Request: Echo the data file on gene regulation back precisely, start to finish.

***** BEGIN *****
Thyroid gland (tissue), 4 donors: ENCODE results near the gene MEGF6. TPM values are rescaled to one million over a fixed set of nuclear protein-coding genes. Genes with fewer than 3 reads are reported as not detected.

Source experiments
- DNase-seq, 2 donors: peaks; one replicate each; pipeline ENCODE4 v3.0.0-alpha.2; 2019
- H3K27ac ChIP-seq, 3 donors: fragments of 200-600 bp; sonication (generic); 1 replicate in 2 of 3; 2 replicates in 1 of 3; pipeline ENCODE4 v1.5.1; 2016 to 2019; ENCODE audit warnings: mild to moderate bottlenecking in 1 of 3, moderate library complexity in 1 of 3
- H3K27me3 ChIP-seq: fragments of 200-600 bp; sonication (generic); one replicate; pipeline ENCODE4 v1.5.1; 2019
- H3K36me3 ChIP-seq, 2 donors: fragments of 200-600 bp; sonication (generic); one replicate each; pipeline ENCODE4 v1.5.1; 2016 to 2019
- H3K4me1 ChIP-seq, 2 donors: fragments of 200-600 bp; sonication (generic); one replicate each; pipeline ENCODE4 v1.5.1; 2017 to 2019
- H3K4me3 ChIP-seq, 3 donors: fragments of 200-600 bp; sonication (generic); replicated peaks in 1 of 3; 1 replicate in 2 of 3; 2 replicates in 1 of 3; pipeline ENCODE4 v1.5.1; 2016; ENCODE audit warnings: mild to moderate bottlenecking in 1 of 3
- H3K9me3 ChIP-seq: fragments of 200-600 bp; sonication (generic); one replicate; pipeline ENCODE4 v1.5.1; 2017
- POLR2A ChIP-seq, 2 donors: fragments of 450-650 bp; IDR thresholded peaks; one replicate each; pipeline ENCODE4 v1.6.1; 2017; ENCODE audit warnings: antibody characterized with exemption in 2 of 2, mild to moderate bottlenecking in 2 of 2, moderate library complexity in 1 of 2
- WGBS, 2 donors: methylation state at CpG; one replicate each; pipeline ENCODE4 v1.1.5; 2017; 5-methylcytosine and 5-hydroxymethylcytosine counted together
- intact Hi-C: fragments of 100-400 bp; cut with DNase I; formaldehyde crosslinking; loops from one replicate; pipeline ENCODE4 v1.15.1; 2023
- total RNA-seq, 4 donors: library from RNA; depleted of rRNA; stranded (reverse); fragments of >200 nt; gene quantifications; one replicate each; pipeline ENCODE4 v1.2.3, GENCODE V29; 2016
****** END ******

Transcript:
Thyroid gland (tissue), 4 donors: ENCODE results near the gene MEGF6. TPM values are rescaled to one million over a fixed set of nuclear protein-coding genes. Genes with fewer than 3 reads are reported as not detected.

Source experiments
- DNase-seq, 2 donors: peaks; one replicate each; pipeline ENCODE4 v3.0.0-alpha.2; 2019
- H3K27ac ChIP-seq, 3 donors: fragments of 200-600 bp; sonication (generic); 1 replicate in 2 of 3; 2 replicates in 1 of 3; pipeline ENCODE4 v1.5.1; 2016 to 2019; ENCODE audit warnings: mild to moderate bottlenecking in 1 of 3, moderate library complexity in 1 of 3
- H3K27me3 ChIP-seq: fragments of 200-600 bp; sonication (generic); one replicate; pipeline ENCODE4 v1.5.1; 2019
- H3K36me3 ChIP-seq, 2 donors: fragments of 200-600 bp; sonication (generic); one replicate each; pipeline ENCODE4 v1.5.1; 2016 to 2019
- H3K4me1 ChIP-seq, 2 donors: fragments of 200-600 bp; sonication (generic); one replicate each; pipeline ENCODE4 v1.5.1; 2017 to 2019
- H3K4me3 ChIP-seq, 3 donors: fragments of 200-600 bp; sonication (generic); replicated peaks in 1 of 3; 1 replicate in 2 of 3; 2 replicates in 1 of 3; pipeline ENCODE4 v1.5.1; 2016; ENCODE audit warnings: mild to moderate bottlenecking in 1 of 3
- H3K9me3 ChIP-seq: fragments of 200-600 bp; sonication (generic); one replicate; pipeline ENCODE4 v1.5.1; 2017
- POLR2A ChIP-seq, 2 donors: fragments of 450-650 bp; IDR thresholded peaks; one replicate each; pipeline ENCODE4 v1.6.1; 2017; ENCODE audit warnings: antibody characterized with exemption in 2 of 2, mild to moderate bottlenecking in 2 of 2, moderate library complexity in 1 of 2
- WGBS, 2 donors: methylation state at CpG; one replicate each; pipeline ENCODE4 v1.1.5; 2017; 5-methylcytosine and 5-hydroxymethylcytosine counted together
- intact Hi-C: fragments of 100-400 bp; cut with DNase I; formaldehyde crosslinking; loops from one replicate; pipeline ENCODE4 v1.15.1; 2023
- total RNA-seq, 4 donors: library from RNA; depleted of rRNA; stranded (reverse); fragments of >200 nt; gene quantifications; one replicate each; pipeline ENCODE4 v1.2.3, GENCODE V29; 2016